Mr. Campbell then arose; his person, voice, and manner all greatly in his favor. In his first attach he used the arms, which in general have been considered as belonging to the other side of the question. He quizzed Mr. Owen most unmercifully; pinched him here for his parallelograms; hit him there for his human perfectibility, and kept the whole audience in a roar of laughter. Mr. Owen joined in it most heartily himself, and listened to him throughout with the air of a man who is delighted at the good things he is sure will follow. Mr. Campbell's watch was the only one which reminded us that we had listened to him for half an hour; and having continued speaking for a few minutes after he had looked at it, he sat down with, I should think, the universal admiration of his auditory.

Mr. Owen addressed us; and his first five minutes were occupied in complimenting Mr. Campbell with all the strength his exceeding hearty laughter had left him. But then he changed his tone, and said the business was too serious to permit the next half hour to pass so lightly and pleasantly as the last; and then he read us what he called his twelve fundamental laws of human nature. These twelve laws he has taken so much trouble to circulate to all the nations of the earth, that it must be unnecessary to repeat them here. To me they appear twelve truisms, that no man in his senses would ever think of contradicting; but how any one can have conceived that the explanation and defense of these laws could furnish forth occupation for his pen and his voice, through whole years of unwearing declamation, or how he can have dreamed that they could be twisted into a refutation of the Christian religion, is a mystery which I never expect to understand.

From this time Mr. Owen entrenched himself behind his twelve laws, and Mr. Campbell, with equal gravity, confined himself to bringing forward the most elaborate theological authorities in evidence of the truth of revealed religion.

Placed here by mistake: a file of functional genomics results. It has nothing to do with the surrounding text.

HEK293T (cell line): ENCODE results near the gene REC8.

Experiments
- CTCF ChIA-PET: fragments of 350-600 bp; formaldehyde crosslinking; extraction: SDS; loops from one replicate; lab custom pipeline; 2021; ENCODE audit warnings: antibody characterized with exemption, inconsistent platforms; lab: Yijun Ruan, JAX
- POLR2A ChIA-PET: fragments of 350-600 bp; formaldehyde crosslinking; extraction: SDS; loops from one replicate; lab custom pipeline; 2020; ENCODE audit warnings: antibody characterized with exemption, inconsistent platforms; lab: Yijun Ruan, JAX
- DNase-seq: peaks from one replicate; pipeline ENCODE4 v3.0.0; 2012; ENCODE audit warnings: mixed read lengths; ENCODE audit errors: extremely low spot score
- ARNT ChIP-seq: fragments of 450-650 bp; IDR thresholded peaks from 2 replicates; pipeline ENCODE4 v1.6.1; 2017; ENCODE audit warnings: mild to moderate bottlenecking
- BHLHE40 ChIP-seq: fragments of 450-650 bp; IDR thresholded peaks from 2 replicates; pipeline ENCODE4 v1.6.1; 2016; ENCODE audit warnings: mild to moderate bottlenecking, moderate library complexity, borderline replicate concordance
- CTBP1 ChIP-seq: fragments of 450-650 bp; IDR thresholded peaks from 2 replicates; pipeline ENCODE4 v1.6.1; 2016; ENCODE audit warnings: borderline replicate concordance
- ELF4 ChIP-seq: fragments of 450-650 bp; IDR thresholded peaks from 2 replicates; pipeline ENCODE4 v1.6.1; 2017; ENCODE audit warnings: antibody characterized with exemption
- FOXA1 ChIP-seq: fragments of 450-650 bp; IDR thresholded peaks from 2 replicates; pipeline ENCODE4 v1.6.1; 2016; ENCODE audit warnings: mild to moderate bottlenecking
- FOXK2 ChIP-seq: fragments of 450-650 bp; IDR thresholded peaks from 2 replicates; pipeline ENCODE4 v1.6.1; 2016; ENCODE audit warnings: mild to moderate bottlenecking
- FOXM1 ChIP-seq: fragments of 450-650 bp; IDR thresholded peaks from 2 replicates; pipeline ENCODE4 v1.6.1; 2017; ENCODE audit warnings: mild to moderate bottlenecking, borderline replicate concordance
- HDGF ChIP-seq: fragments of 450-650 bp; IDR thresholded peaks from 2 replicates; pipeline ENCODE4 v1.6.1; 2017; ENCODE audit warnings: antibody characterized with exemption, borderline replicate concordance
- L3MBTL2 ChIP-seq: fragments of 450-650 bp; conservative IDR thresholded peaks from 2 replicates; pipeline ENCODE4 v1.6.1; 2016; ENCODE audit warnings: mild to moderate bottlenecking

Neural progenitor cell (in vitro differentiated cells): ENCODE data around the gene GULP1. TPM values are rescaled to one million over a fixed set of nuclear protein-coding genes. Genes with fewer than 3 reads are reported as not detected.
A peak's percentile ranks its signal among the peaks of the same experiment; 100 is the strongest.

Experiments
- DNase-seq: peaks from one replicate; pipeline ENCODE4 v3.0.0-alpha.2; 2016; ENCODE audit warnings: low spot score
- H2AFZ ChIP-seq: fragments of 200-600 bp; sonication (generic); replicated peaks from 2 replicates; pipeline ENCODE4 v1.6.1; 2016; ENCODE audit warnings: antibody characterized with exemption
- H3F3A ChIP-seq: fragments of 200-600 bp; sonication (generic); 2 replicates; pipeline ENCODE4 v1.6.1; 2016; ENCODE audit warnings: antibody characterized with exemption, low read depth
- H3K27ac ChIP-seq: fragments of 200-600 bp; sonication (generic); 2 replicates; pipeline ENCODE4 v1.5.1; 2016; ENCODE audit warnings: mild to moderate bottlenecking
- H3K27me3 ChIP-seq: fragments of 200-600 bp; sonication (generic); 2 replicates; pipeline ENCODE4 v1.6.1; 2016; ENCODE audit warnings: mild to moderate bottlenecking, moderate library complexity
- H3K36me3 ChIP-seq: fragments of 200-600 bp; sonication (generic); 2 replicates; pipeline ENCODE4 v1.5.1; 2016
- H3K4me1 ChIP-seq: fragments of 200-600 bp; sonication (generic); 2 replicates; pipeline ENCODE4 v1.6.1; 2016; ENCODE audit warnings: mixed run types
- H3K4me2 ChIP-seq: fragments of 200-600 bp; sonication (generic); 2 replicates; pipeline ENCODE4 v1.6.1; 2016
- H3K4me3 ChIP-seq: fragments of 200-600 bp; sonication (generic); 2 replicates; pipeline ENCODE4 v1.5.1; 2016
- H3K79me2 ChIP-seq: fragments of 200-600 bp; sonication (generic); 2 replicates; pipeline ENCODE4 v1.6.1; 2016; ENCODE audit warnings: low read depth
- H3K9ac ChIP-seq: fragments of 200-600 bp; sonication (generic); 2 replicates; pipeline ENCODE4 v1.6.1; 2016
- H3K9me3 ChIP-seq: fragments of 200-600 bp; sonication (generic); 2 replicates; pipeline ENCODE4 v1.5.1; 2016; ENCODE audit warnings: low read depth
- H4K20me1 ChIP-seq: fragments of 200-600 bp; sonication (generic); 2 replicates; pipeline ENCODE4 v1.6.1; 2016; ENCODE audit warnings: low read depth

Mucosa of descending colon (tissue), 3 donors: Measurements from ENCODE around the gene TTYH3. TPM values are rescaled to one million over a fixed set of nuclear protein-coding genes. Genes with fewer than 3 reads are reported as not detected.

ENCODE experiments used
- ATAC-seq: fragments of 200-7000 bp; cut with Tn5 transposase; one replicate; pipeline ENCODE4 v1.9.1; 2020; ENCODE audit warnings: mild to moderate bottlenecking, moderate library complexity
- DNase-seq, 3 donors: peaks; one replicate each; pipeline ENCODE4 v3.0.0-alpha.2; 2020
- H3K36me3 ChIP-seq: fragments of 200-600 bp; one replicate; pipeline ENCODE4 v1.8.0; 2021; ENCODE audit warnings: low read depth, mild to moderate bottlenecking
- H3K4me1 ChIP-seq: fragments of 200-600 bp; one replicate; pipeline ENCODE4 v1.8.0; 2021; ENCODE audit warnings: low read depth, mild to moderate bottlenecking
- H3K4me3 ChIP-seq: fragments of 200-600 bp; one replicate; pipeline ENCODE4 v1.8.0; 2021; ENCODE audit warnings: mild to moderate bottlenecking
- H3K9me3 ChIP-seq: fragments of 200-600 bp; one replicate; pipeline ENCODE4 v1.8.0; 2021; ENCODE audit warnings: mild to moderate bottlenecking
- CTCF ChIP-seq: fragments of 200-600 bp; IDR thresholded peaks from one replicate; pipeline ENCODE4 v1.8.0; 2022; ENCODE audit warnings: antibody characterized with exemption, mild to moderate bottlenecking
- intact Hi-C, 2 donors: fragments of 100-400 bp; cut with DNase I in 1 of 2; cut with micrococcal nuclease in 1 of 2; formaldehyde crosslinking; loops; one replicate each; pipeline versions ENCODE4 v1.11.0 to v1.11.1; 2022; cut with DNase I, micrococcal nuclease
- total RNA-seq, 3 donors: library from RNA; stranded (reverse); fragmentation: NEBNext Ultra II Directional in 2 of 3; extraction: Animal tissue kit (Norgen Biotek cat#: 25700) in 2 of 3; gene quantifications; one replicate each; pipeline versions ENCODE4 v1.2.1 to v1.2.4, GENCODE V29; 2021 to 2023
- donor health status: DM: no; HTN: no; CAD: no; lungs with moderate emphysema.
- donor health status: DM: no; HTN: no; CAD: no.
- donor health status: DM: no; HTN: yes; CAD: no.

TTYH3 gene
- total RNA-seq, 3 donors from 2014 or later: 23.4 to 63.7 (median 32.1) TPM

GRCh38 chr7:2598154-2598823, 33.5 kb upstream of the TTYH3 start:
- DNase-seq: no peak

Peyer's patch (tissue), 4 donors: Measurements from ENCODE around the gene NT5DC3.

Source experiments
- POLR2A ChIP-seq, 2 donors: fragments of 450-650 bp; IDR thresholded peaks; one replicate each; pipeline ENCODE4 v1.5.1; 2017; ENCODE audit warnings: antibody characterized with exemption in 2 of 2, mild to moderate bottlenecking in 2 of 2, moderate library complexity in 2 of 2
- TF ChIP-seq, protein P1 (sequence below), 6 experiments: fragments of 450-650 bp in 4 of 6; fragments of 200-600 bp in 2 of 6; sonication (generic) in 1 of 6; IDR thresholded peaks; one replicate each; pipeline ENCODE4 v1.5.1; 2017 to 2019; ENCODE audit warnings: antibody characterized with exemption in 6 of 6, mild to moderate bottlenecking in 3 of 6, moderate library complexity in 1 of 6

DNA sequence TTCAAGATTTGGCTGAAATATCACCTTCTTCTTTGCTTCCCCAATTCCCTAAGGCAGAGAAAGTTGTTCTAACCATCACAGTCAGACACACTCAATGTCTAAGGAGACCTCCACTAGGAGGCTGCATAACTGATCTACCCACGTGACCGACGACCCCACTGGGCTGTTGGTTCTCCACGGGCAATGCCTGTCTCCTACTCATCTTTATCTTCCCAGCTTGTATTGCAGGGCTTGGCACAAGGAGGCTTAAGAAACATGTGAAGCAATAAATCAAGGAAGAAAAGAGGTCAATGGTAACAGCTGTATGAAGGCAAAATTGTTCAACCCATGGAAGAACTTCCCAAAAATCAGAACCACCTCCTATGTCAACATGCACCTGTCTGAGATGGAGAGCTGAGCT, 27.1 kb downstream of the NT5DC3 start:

Neither appeared to me to answer the other; but to confine themselves to the utterance of what they had uppermost in their own minds when the discussion began. I lamented this on the side of Mr. Campbell, as I am persuaded he would have been much more powerful had he trusted more to himself and less to his books. Mr. Owen is an extraordinary man, and certainly possessed of talent, but he appears to me so utterly benighted in the mists of his own theories that he has quite lost the power of looking through them, so as to get a peep at the world as it really exists around him.

At the conclusion of the debate (which lasted for fifteen sittings) Mr. Campbell desired the whole assembly to sit down. They obeyed. He then requested all who wished well to Christianity to rise, and a very large majority were in an instant on their legs. He again requested them to be seated, and then desired those who believed not in its doctrine to rise; and a few gentlemen and one lady obeyed. Mr. Owen protested against this maneuver, as he called it, and refused to believe that it afforded any proof of the state of men's minds, or of women's either; declaring, that not only was such a result to be expected, in the present state of things, but that it was the duty of every man who had children to feed, not to hazard the sale of his hogs, or his iron, by a declaration of opinions which might offend the majority of his customers. It was said, that the end of the fifteen meetings the numerical amount of the Christians and the infidels of Cincinnati remained exactly what it was when they began.

This was a result which might have been anticipated; but what was much less to have been expected, neither of the disputants ever appeared to lose their temper. I was told they were much in each other's company, constantly dining together, and on all occasions expressed most cordially their mutual esteem.

All this I think could have happened only in America. I am not quite sure that it was very desirable that it should have happened anywhere."